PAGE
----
What are the Different Types of Arbitrage Opportunities?
Risk free arbitrage opportunities in financial markets are the domain of professional trading organizations. Computer algorithms are constantly searching the markets for price discrepancies in the same or similar markets. The simultaneous purchase and sale of a financial asset to obtain a small but risk free profit might exist for seconds or possibly minutes. Market makers, specialists, and hedge funds equipped with the means to discover these opportunities and the ability to capitalize on them leave few, if any, arbitrage opportunities for the average investor.
Arbitrage opportunities in the futures market occur when the spot price of the underlying asset and the futures price does not represent fair value. This temporary situation can happen due to an unusual event or news release. Arbitrageurs typically step in immediately to profit from the discrepancy and return the market to fair value. These traders play an important role in maintaining stability and equilibrium in the markets.
True arbitrage trades are executed simultaneously. The similar assets are bought and sold at the same time, locking in a risk free profit immediately. These free money trades are found in the derivatives market due to inefficient methods used in derivatives pricing. Arbitrage opportunities are very hard to find and don't last long. Free money attracts the best and biggest traders who immediately capitalize on fleeting opportunities.
The options markets frequently present arbitrage opportunities due to put and call values falling out of alignment with asset values. The conversion trade is a synthetic option position traded against the actual cash position in the underlying asset. A small profit can be made when the price of the option and the price of the underlying asset move back into alignment. This kind of trading is typically not suitable for the average investor since it requires a great deal of time and expertise.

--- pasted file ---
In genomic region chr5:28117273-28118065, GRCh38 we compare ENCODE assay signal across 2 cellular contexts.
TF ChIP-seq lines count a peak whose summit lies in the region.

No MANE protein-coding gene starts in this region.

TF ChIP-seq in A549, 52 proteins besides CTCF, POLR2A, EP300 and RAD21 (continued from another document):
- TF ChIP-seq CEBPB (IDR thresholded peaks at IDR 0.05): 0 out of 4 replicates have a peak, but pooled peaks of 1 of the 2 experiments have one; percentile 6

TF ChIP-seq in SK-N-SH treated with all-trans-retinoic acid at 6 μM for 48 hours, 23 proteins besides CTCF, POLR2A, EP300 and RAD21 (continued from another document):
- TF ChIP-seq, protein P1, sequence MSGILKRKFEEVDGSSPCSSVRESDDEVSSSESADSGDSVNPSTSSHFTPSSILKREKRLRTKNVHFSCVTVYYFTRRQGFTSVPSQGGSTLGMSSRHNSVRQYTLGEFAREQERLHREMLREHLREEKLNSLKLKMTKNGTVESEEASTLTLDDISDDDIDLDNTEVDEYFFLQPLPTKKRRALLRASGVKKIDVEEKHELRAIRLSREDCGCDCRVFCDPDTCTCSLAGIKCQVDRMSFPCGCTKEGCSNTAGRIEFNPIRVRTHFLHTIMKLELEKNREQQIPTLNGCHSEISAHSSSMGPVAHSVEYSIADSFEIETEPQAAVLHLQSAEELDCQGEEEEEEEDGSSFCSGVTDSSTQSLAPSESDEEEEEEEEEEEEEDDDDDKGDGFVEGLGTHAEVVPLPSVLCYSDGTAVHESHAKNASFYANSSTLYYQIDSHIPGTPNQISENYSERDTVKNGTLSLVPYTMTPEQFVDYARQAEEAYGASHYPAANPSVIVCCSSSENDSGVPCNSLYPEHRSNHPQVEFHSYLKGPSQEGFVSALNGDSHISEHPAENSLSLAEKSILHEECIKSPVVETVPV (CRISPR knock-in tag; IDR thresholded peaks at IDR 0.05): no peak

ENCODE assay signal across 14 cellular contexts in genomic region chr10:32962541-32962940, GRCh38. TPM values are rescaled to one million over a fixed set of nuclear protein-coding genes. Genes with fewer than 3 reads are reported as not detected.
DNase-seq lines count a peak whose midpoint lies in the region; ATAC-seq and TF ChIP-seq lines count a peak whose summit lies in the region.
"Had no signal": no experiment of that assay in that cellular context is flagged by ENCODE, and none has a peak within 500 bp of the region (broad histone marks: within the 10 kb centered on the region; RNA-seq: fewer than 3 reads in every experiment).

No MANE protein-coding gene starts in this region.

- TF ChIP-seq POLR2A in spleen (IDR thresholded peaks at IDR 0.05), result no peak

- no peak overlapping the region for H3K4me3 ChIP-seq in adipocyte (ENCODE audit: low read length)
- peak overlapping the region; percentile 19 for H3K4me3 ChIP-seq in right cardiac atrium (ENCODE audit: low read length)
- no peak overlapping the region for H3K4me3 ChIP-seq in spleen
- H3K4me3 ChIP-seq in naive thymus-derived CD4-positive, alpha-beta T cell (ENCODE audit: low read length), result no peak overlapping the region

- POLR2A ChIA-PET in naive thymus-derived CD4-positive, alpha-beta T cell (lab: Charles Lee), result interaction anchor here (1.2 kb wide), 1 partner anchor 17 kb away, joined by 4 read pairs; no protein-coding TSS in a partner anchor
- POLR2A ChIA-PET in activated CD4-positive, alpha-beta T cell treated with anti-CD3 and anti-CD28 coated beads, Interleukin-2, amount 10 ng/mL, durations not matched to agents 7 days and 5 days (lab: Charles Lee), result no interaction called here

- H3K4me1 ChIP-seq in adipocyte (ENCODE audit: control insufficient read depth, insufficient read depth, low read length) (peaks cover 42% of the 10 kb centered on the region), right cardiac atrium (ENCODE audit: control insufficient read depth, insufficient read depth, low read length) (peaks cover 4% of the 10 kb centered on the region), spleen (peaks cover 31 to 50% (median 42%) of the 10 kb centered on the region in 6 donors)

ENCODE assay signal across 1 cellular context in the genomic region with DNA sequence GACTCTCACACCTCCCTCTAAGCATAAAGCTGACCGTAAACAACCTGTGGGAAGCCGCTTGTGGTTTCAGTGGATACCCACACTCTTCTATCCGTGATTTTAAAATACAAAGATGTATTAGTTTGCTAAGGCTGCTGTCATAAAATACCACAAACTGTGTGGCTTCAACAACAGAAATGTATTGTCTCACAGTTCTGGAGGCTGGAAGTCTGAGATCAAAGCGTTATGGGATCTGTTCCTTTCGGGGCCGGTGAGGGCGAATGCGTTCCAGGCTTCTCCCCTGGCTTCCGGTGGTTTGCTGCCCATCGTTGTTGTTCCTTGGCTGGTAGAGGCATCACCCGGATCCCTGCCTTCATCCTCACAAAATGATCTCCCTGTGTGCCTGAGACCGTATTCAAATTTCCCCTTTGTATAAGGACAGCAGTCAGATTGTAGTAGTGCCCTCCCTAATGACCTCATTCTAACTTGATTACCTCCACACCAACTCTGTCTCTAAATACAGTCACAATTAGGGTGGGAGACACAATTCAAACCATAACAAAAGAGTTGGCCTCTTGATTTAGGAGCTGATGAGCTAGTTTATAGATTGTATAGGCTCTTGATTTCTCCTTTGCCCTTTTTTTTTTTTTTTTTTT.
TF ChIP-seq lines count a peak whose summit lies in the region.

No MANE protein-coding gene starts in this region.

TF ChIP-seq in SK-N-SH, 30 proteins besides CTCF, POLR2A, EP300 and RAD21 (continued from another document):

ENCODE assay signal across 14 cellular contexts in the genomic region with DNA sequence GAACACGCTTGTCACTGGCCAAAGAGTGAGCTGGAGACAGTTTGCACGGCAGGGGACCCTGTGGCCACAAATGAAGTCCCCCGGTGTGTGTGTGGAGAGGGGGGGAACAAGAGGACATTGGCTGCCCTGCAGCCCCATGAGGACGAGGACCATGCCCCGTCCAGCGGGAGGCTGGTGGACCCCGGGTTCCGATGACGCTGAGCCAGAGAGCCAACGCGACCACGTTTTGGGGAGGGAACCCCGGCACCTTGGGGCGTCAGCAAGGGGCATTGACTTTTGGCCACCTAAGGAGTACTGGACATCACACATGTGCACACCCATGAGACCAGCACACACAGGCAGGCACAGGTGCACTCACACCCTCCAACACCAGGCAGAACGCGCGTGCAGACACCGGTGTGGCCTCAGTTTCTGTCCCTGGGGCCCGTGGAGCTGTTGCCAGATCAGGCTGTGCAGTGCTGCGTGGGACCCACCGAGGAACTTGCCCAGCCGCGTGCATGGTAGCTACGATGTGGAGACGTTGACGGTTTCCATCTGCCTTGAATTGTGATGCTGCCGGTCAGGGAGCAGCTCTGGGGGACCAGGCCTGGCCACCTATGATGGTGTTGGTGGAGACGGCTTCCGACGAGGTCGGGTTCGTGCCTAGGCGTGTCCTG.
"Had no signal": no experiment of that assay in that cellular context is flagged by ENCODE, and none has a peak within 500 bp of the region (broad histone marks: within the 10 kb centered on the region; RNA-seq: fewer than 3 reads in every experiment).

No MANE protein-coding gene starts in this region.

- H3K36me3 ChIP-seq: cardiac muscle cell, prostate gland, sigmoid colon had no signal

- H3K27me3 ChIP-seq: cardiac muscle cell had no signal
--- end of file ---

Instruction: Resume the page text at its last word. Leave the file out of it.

Since market inefficiencies are quickly exploited by trading professionals, arbitrage opportunities could be viewed as finding trades with very low risk exposure. Although this is not true arbitrage, it may be as close as the average investor can get. Low risk trades can be developed by the investor with a great deal of knowledge about the derivatives market. This form of arbitrage involves risk, which is the nature of trading.
Occasional opportunities exist in the futures spread market. Trading different futures contracts for price corrections can result in small profits with limited risk exposure. Pairs trading involves two very similar securities that generally move in tandem with the market. A price divergence between the pair may provide a chance to profit from the eventual return to correlation. Online services provide lists of pairs trading opportunities.
Limited risk trades can be developed using various option and spot combination trades. Delta neutral and market neutral positions can offer limited risk with unlimited profit potential if set up properly. The investor should have a thorough knowledge of options risk and pricing methods before attempting these trades.
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